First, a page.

The ultimate lesson here has to be respect for superstars. They drive people to the game. Instead of launching a vendetta against Dale Hunter (as much as I want to), I just have that much more respect for Ovechkin. He’s spent his career lighting up his opponents. He’s never been known as a dirty player and still delivers some of the most intense, exciting hockey we’ve seen in the last 20 years. Although Hunter was never the scorer Ovechkin was, his legacy could have been focused on his all-around production as a bruising, heart-and-soul forward.


Pierre Turgeon dressed for Game 7 of the Patrick division finals, but never played in a game that went to overtime tied 3-3. The Penguins were pursuing their third Stanley Cup in a row. In overtime, the hero was not Lemieux, Jagr, or Ron Francis. It was your boy David Volek, and his goal won the Islanders their last playoff series until they beat the Panthers in 2016.

The Islanders lost 4-1 in the Conference Finals to the Candiens. Patrick Roy outdueled Glenn Healy to win in OT in games 2 and 3. Roy only gave up 8 goals in 5 games. After losing their first overtime game that playoff season, the Canadiens won 10 OT games in row en route to Cup #24. 

Pierre Turgeon has the most points of any NHL player not in the Hockey Hall of Fame. He is the only top-40 scorer not in the Hall of Fame.

Dale Hunter now coaches for the London Knights, who supposedly pay their players illegally. Be a real shame if that were true.

I’m impressed by Pierre Turgeon’s perspective on the incident. I can’t find video of him trashing Dale Hunter anywhere. “That situation could’ve been a little different, but those things happen, and it happened. Then you move on. There’s no grudge. I’m not holding anything against Dale,” Turgeon told the Washington Times in 2007.

When researching for this article, I listened to Don Cherry’s podcast to get more information on Dale Hunter. Cherry is shocked Hunter isn’t in the Hall of Fame. Cherry and his son downplay the incident, saying that Turgeon was celebrating an open-net 6th goal, “jumping around like he scored the overtime goal.” It was the 5th goal, and the reason Hunter was mad was not righteous — it was because he gift wrapped a turnover to Turgeon and sealed him own team’s first round exit.  Cherry proudly reports that he said in 1993 that Turgeon was “NOT hurt” and that the suspension was excessive. 

Cherry uses Turgeon’s return to place against Montreal as evidence that Turgeon was not badly hurt — you know, because hockey players never play through absurd injury in the CONFERENCE FINALS. Ever heard of Stevie Y and his knee, Don? Ever heard of the equipment guy typing Lemieux’s skates because his back was so bad? I guess Pierre wasn’t as tough as your buddy Dale. I bet being French Canadian and Dale being Anglo-Saxon (yes, Canadians really say this) had nothing do with your take on the incident.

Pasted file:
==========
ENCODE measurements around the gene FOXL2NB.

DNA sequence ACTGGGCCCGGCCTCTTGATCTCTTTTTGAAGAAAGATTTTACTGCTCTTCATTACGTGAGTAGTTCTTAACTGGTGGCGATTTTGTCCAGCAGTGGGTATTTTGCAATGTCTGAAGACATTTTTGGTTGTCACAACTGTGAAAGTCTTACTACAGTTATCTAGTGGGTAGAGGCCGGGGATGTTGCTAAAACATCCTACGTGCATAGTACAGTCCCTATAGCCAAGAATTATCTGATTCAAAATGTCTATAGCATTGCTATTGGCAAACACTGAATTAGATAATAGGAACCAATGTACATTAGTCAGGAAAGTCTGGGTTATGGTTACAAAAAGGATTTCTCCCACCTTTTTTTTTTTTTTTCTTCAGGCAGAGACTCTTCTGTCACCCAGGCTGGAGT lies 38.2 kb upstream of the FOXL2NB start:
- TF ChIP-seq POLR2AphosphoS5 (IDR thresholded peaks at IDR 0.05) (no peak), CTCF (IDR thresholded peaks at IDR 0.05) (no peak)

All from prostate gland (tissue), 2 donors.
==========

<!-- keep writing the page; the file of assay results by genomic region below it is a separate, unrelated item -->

To underline the hypocrisy, Cherry starts blowing Hunter for playing with screws in his shoulder literally 30 second after bragging that Turgeon wasn’t injured. You know, with a separated shoulder.   

I agree with Ray Ferraro. The hit checked all the “gutless” boxes: season over? Yep. Play over? Yep. Guy expecting contact? Nope. Guy saw you coming? Nope. Hit dangerous distance from the boards? Yep. Best player on the other team? Yep. Hit with intent to injure? Yep. Dante had seven circles, and Dale’s been to every one. Each layer of the hit shows Dale Hunter descending further into Hockey Hell. 

There’s no place for that in hockey. Like Ferraro, I think missing the first quarter of the regular season was not an appropriate penalty. That suspension didn’t even meet the “eye for an eye” standard that the hockey code is all about. If we were using that baseline, Hunter should have been suspended for a seven game series – the same time Turgeon missed.

But here, there’s something else that was lost. Yes, I’m an Islanders fan, so you need to take this with a grain of salt. But there’s a feeling among Islanders fans that some of Turgeon’s potential was lost on that play. He put up 58 goals as a 23-year-old, but never more than 38 after that.

More than that, though, the incident represents a fundamental unfairness in our universe. There are actions you can’t take back (not that Dale Hunter wanted to. Didn’t see it go in the net, my ass). There are consequences for which there is no possible repayment. Things can happen that derail a moment in time irretrievably, and all the moments after that. The real pain is envisioning those alternate timelines, where Turgeon helps the Islanders past the Habs, where he breaks 40 goals again, where Hunter gets inducted to the Hall of Fame as the only player to record 1,000+ points and 3,000+ penalty minutes. 

The Dale Hunter Hit derailed two Hall of Fame careers. 

And for that, Dale Hunter, you suck.


According to Cherry, Hunter’s reaction to not being in the Hall is that he’s “not their kind.”  Keep Hunter of of the Hall of Fame might not be an eye for an eye, but it’s classic Hammurabi hockey mentality.

How dare they question my character. 

He hit my elbow with his face, ref!

OH and before you say “Scott Stevens buried blah blah” you better find me 3 nasty board hits that compete with Dale Hunter. Scott Stevens murdered people in broad daylight at the blueline, not in some dark alley where the glass stanchion starts. 


Author: Puckraker

Puckraker grew up skating and retired after a Tier III NYS tournament appearance with the Great Neck Bruins. These days, Puckraker is a lawyer living the dream from New Orleans, where there are no hockey rinks.

2 thoughts

  1. I’m a sense it’s karmic retribution for the isles who were known for their rugged play in the 80s. Potvin breaking Gustafssons leg cost the Caps big time.

    Hunters suspension was an insanely long punishment at the time. Insanely long.

    Different game back then. Turgeon would be a great player in this era. Back then he was known for being soft


  2. Totally a different game. Didn’t know about the Potvin/Gustafsson thing! Also very dirty! The Turgeon thing always blew me away because of the intent and timing. Isles/Caps rivalry is totally underrated. The Easter Epic (’87) is probably my favorite Isles/Caps game. But I would think that as an Isles guy ;).